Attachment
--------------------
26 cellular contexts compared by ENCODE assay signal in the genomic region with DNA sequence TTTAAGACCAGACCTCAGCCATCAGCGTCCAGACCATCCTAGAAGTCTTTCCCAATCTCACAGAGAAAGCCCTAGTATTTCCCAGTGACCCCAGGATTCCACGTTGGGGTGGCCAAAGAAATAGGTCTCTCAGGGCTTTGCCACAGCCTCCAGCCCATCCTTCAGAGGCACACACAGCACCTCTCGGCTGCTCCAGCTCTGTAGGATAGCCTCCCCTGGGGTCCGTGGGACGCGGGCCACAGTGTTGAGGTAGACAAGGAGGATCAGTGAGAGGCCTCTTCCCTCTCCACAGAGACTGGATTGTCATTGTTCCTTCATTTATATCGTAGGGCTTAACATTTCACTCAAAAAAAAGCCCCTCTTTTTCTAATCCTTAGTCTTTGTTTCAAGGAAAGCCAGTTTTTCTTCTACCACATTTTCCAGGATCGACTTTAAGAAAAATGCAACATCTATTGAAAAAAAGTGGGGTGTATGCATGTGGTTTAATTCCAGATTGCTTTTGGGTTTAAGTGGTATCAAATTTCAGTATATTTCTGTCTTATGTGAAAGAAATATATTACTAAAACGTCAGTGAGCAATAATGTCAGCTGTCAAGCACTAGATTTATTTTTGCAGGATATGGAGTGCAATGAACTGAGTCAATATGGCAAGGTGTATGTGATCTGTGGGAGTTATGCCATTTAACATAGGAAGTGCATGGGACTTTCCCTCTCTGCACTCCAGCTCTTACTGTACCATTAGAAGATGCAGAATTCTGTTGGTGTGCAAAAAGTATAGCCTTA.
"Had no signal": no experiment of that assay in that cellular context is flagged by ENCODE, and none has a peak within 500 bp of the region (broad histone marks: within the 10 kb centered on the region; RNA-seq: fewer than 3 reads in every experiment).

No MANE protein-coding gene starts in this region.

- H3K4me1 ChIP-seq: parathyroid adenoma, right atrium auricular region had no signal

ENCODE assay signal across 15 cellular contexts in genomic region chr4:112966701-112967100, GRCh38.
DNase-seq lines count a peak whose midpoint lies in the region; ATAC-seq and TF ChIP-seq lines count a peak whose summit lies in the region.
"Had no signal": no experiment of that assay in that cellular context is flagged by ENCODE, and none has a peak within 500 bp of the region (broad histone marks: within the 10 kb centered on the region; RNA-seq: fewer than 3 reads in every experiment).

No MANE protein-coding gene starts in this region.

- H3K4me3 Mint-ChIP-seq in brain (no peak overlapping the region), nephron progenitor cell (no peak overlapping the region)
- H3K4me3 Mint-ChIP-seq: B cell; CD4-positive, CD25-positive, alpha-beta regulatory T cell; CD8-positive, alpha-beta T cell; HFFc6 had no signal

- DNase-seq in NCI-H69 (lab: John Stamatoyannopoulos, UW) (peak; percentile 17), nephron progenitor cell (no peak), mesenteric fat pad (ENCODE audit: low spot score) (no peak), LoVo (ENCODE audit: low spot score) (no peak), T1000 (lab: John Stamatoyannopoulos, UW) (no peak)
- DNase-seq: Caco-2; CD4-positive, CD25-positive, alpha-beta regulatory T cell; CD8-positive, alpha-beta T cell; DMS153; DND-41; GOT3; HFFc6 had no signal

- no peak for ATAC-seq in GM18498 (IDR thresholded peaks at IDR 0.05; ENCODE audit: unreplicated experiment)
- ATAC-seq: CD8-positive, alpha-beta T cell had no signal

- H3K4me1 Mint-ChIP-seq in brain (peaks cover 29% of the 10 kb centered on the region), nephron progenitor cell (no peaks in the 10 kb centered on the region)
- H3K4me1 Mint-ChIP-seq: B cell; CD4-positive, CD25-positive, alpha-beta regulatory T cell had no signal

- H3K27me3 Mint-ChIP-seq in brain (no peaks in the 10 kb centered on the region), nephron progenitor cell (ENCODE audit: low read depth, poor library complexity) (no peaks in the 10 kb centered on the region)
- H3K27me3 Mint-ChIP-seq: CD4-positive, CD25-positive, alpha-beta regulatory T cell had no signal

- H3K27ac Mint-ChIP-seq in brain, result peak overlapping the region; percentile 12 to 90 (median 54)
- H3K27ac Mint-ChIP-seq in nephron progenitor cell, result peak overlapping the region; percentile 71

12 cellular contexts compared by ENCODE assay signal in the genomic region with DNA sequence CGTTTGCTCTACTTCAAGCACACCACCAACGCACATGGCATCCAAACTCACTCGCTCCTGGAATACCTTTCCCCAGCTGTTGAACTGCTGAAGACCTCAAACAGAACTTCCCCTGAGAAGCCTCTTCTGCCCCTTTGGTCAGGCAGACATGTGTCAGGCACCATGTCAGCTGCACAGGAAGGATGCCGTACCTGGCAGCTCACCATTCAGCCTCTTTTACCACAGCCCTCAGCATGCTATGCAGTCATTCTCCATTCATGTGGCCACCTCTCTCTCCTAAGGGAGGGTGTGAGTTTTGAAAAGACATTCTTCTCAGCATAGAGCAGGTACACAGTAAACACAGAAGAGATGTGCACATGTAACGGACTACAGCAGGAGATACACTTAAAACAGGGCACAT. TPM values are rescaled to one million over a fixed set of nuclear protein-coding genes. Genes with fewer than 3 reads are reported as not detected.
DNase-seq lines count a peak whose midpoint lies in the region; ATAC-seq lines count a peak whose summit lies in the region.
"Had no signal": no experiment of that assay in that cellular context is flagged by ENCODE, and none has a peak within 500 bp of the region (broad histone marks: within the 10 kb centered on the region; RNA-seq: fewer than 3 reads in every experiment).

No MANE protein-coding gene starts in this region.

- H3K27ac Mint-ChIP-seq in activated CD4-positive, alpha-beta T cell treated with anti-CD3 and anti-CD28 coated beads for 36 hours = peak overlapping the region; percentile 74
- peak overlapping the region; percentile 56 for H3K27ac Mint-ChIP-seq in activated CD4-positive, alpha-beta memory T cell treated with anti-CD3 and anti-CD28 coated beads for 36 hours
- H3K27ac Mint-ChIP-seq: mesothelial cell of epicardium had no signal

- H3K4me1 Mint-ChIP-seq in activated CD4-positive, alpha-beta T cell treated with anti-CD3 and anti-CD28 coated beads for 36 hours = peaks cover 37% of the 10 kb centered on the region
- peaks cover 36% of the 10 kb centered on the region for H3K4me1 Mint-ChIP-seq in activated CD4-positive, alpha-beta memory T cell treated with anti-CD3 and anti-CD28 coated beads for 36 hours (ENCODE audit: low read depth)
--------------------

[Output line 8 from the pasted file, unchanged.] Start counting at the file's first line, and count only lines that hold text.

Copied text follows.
No MANE protein-coding gene starts in this region.